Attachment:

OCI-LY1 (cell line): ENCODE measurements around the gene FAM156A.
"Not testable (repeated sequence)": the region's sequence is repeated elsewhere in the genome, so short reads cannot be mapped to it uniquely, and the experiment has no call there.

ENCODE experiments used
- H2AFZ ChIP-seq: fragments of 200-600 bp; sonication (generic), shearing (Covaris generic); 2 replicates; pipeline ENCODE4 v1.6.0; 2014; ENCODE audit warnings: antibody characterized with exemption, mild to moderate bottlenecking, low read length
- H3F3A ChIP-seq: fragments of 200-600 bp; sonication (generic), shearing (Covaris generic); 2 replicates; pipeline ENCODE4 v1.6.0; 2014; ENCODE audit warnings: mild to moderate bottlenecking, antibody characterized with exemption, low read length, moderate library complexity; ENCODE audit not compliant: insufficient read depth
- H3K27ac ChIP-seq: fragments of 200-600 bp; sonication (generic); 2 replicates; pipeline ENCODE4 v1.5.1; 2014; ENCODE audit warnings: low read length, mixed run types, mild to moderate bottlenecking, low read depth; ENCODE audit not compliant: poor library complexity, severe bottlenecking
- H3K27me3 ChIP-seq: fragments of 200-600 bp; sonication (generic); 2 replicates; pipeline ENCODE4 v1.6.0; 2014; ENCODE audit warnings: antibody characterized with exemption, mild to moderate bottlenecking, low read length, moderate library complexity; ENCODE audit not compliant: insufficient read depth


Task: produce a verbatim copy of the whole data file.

OCI-LY1 (cell line): ENCODE measurements around the gene FAM156A.
"Not testable (repeated sequence)": the region's sequence is repeated elsewhere in the genome, so short reads cannot be mapped to it uniquely, and the experiment has no call there.

ENCODE experiments used
- H2AFZ ChIP-seq: fragments of 200-600 bp; sonication (generic), shearing (Covaris generic); 2 replicates; pipeline ENCODE4 v1.6.0; 2014; ENCODE audit warnings: antibody characterized with exemption, mild to moderate bottlenecking, low read length
- H3F3A ChIP-seq: fragments of 200-600 bp; sonication (generic), shearing (Covaris generic); 2 replicates; pipeline ENCODE4 v1.6.0; 2014; ENCODE audit warnings: mild to moderate bottlenecking, antibody characterized with exemption, low read length, moderate library complexity; ENCODE audit not compliant: insufficient read depth
- H3K27ac ChIP-seq: fragments of 200-600 bp; sonication (generic); 2 replicates; pipeline ENCODE4 v1.5.1; 2014; ENCODE audit warnings: low read length, mixed run types, mild to moderate bottlenecking, low read depth; ENCODE audit not compliant: poor library complexity, severe bottlenecking
- H3K27me3 ChIP-seq: fragments of 200-600 bp; sonication (generic); 2 replicates; pipeline ENCODE4 v1.6.0; 2014; ENCODE audit warnings: antibody characterized with exemption, mild to moderate bottlenecking, low read length, moderate library complexity; ENCODE audit not compliant: insufficient read depth